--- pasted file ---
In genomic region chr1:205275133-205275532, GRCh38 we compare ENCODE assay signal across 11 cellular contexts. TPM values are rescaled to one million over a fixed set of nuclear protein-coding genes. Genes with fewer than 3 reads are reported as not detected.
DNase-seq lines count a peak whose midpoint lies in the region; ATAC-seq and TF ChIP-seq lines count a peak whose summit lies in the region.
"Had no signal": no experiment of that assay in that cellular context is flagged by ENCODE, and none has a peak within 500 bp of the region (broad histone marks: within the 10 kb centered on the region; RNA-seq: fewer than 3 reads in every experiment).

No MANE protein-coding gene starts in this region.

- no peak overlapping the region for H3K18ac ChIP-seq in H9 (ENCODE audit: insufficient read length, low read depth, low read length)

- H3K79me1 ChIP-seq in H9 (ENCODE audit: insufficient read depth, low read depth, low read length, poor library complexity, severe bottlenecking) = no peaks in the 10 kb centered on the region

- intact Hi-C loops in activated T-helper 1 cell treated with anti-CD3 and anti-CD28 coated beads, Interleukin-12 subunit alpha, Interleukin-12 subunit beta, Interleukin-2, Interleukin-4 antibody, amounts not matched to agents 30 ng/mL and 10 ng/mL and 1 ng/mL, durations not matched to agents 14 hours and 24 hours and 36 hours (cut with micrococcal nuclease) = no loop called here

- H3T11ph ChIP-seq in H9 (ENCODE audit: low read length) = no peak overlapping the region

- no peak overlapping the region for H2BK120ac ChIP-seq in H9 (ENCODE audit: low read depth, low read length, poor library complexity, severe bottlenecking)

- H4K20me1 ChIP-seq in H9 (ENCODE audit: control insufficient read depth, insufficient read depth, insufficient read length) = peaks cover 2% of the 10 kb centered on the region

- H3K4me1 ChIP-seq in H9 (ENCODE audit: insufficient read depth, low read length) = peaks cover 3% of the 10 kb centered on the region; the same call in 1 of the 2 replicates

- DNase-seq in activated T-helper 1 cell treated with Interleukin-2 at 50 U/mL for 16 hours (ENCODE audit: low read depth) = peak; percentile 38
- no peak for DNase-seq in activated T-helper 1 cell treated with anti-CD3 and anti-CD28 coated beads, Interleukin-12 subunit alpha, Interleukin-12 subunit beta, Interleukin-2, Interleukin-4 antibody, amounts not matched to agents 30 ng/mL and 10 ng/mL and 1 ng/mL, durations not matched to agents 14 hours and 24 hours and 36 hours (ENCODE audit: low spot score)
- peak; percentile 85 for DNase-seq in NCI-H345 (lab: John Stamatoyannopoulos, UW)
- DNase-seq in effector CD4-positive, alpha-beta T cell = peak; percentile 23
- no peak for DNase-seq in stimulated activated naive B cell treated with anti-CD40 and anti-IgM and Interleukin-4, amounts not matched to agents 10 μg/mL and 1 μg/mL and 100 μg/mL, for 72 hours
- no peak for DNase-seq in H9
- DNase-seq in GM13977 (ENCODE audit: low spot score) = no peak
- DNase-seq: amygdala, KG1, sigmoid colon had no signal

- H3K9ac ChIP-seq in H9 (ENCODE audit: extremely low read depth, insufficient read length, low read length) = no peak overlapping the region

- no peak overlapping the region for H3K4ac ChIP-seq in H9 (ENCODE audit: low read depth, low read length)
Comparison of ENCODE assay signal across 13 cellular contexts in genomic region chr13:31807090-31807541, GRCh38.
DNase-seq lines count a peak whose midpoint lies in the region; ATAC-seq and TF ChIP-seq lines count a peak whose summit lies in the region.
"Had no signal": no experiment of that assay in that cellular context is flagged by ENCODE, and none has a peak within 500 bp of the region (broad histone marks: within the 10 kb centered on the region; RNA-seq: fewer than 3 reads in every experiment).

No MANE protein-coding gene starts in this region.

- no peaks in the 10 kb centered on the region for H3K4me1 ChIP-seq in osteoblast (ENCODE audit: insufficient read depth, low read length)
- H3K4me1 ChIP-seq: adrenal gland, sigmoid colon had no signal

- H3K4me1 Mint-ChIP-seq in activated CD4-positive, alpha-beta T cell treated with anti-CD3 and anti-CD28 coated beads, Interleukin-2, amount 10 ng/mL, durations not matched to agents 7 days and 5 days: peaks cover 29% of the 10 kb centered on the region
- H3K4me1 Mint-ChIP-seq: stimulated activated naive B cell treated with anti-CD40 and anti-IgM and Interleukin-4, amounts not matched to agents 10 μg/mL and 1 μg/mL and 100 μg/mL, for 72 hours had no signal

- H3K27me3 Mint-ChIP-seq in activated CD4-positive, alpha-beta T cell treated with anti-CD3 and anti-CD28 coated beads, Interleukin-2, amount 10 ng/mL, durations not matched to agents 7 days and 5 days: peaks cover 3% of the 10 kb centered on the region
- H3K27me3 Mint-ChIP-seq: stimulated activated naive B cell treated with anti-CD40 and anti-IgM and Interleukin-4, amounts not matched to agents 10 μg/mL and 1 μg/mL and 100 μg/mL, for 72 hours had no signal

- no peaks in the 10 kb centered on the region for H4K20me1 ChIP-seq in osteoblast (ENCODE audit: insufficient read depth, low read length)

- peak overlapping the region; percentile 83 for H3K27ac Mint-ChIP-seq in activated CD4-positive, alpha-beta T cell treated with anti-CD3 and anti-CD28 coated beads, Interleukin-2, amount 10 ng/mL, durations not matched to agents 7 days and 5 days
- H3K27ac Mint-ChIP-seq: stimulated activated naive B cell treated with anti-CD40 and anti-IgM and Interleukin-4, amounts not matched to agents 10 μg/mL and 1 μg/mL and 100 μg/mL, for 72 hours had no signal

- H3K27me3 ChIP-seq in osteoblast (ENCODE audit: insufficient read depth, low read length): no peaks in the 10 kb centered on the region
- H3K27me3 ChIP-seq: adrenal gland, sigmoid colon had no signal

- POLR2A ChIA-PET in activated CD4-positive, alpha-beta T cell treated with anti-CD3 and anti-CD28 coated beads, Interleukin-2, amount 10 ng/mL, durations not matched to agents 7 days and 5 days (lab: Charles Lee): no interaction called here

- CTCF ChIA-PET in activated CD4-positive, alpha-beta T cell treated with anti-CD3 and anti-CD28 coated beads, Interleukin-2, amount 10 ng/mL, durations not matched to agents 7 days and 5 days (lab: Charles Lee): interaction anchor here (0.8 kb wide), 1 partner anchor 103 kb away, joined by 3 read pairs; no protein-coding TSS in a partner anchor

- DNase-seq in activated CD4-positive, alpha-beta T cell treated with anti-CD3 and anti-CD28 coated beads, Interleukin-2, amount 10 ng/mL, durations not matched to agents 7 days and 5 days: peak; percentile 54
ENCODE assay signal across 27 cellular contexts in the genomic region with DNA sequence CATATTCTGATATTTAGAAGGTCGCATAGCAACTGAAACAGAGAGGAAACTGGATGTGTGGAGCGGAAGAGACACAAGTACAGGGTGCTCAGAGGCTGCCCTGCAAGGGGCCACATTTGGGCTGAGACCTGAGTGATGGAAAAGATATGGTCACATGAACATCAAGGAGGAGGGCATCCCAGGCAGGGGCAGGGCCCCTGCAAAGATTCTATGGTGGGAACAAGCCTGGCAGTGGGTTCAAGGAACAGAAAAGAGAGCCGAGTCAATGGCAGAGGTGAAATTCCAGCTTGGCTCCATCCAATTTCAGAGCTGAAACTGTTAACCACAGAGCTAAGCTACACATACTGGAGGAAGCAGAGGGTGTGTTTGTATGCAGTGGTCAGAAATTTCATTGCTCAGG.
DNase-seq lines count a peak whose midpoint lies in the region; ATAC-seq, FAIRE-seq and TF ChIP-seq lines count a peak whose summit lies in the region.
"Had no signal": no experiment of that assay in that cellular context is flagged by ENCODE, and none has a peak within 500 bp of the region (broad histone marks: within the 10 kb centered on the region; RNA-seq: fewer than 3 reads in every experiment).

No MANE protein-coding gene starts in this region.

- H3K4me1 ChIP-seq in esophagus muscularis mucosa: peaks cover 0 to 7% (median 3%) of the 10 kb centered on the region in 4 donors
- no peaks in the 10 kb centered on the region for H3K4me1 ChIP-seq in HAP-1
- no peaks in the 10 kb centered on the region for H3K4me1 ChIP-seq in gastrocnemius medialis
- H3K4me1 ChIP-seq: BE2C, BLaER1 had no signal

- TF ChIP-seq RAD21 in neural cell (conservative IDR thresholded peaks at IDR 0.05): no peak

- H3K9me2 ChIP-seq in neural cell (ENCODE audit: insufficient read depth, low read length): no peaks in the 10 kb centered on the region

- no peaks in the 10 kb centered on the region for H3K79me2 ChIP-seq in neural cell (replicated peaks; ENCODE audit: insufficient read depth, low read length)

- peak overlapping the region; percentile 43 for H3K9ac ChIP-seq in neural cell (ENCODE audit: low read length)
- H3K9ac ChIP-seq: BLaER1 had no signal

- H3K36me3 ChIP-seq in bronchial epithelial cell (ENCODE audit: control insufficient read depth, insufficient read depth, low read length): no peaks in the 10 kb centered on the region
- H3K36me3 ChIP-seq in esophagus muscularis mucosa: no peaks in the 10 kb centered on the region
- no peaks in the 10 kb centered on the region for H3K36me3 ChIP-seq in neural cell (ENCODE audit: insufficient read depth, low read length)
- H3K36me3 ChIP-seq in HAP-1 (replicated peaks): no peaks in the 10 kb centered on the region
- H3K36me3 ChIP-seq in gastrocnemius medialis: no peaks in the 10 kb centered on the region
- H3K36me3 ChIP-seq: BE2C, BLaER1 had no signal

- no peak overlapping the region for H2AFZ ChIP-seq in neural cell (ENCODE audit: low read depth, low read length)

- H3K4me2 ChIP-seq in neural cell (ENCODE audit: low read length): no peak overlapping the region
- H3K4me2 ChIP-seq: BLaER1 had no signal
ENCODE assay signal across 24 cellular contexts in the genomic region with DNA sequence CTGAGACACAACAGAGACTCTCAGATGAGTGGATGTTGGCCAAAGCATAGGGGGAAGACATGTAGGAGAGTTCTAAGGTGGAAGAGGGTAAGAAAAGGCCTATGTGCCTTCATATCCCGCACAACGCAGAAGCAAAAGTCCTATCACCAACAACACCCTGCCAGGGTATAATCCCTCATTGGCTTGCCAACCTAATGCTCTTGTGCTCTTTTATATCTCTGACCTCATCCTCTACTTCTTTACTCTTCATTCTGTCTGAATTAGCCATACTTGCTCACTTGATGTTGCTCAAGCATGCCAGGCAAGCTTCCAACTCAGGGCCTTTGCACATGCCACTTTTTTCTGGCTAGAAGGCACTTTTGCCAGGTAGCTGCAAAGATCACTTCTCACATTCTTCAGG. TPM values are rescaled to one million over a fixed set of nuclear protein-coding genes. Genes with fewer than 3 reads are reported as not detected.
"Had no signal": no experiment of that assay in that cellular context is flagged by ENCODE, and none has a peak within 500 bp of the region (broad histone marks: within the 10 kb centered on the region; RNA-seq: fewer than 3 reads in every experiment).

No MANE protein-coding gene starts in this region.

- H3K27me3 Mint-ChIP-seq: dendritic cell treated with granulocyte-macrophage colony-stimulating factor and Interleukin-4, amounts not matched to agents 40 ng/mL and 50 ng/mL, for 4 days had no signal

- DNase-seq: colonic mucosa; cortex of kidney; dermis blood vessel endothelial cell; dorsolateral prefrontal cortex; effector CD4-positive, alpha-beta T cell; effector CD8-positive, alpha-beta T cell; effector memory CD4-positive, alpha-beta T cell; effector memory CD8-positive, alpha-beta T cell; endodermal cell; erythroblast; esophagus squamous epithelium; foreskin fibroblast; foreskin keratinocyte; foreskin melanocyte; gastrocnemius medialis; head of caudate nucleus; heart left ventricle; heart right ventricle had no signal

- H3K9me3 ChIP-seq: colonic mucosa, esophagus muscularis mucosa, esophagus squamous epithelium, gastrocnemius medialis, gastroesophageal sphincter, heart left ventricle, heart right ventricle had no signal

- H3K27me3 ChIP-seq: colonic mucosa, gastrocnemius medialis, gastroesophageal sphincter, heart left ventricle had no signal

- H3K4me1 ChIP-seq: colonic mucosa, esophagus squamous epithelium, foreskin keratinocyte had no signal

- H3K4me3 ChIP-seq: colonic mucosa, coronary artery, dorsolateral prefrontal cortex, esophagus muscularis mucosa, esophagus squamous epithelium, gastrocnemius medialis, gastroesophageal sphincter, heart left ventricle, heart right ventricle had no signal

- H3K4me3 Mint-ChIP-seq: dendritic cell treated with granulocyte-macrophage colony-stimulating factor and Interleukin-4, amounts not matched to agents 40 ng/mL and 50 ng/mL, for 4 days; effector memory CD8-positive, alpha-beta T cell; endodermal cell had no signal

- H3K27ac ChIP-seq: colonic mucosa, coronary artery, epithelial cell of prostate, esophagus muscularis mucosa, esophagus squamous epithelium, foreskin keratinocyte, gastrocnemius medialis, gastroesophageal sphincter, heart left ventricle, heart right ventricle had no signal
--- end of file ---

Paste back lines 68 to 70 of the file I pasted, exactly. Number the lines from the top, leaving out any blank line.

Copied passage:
- H3K27me3 ChIP-seq: colonic mucosa, gastrocnemius medialis, gastroesophageal sphincter, heart left ventricle had no signal

- H3K4me1 ChIP-seq: colonic mucosa, esophagus squamous epithelium, foreskin keratinocyte had no signal

- H3K4me3 ChIP-seq: colonic mucosa, coronary artery, dorsolateral prefrontal cortex, esophagus muscularis mucosa, esophagus squamous epithelium, gastrocnemius medialis, gastroesophageal sphincter, heart left ventricle, heart right ventricle had no signal